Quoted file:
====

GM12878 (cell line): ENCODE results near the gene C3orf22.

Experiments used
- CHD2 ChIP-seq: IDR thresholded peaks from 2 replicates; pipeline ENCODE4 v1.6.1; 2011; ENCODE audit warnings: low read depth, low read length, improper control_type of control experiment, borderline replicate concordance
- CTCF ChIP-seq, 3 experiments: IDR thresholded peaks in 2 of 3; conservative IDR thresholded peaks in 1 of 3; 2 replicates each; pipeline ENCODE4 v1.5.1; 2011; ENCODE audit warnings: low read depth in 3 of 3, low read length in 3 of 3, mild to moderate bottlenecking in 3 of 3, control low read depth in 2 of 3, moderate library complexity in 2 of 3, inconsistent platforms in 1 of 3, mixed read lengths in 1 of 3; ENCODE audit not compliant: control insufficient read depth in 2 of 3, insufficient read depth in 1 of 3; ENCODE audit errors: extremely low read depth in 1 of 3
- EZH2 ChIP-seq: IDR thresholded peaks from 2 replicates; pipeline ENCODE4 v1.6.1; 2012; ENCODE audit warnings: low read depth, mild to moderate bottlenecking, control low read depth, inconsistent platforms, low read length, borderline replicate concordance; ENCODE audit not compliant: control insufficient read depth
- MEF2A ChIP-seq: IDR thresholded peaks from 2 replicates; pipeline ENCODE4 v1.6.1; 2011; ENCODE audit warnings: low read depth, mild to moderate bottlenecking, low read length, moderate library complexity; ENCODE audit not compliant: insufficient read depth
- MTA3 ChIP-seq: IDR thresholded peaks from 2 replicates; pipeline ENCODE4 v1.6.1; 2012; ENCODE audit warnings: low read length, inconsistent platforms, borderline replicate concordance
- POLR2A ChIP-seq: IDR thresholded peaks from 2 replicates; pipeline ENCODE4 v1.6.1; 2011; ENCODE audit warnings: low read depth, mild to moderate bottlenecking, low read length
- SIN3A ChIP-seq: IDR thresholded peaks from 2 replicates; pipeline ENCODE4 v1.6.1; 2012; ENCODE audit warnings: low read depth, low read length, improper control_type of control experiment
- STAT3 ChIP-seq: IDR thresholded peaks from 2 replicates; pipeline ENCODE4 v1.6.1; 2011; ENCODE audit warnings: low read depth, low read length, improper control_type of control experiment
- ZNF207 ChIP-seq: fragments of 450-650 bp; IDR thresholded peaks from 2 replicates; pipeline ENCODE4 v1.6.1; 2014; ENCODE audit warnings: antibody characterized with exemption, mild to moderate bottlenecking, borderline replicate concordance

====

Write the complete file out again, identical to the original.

GM12878 (cell line): ENCODE results near the gene C3orf22.

Experiments used
- CHD2 ChIP-seq: IDR thresholded peaks from 2 replicates; pipeline ENCODE4 v1.6.1; 2011; ENCODE audit warnings: low read depth, low read length, improper control_type of control experiment, borderline replicate concordance
- CTCF ChIP-seq, 3 experiments: IDR thresholded peaks in 2 of 3; conservative IDR thresholded peaks in 1 of 3; 2 replicates each; pipeline ENCODE4 v1.5.1; 2011; ENCODE audit warnings: low read depth in 3 of 3, low read length in 3 of 3, mild to moderate bottlenecking in 3 of 3, control low read depth in 2 of 3, moderate library complexity in 2 of 3, inconsistent platforms in 1 of 3, mixed read lengths in 1 of 3; ENCODE audit not compliant: control insufficient read depth in 2 of 3, insufficient read depth in 1 of 3; ENCODE audit errors: extremely low read depth in 1 of 3
- EZH2 ChIP-seq: IDR thresholded peaks from 2 replicates; pipeline ENCODE4 v1.6.1; 2012; ENCODE audit warnings: low read depth, mild to moderate bottlenecking, control low read depth, inconsistent platforms, low read length, borderline replicate concordance; ENCODE audit not compliant: control insufficient read depth
- MEF2A ChIP-seq: IDR thresholded peaks from 2 replicates; pipeline ENCODE4 v1.6.1; 2011; ENCODE audit warnings: low read depth, mild to moderate bottlenecking, low read length, moderate library complexity; ENCODE audit not compliant: insufficient read depth
- MTA3 ChIP-seq: IDR thresholded peaks from 2 replicates; pipeline ENCODE4 v1.6.1; 2012; ENCODE audit warnings: low read length, inconsistent platforms, borderline replicate concordance
- POLR2A ChIP-seq: IDR thresholded peaks from 2 replicates; pipeline ENCODE4 v1.6.1; 2011; ENCODE audit warnings: low read depth, mild to moderate bottlenecking, low read length
- SIN3A ChIP-seq: IDR thresholded peaks from 2 replicates; pipeline ENCODE4 v1.6.1; 2012; ENCODE audit warnings: low read depth, low read length, improper control_type of control experiment
- STAT3 ChIP-seq: IDR thresholded peaks from 2 replicates; pipeline ENCODE4 v1.6.1; 2011; ENCODE audit warnings: low read depth, low read length, improper control_type of control experiment
- ZNF207 ChIP-seq: fragments of 450-650 bp; IDR thresholded peaks from 2 replicates; pipeline ENCODE4 v1.6.1; 2014; ENCODE audit warnings: antibody characterized with exemption, mild to moderate bottlenecking, borderline replicate concordance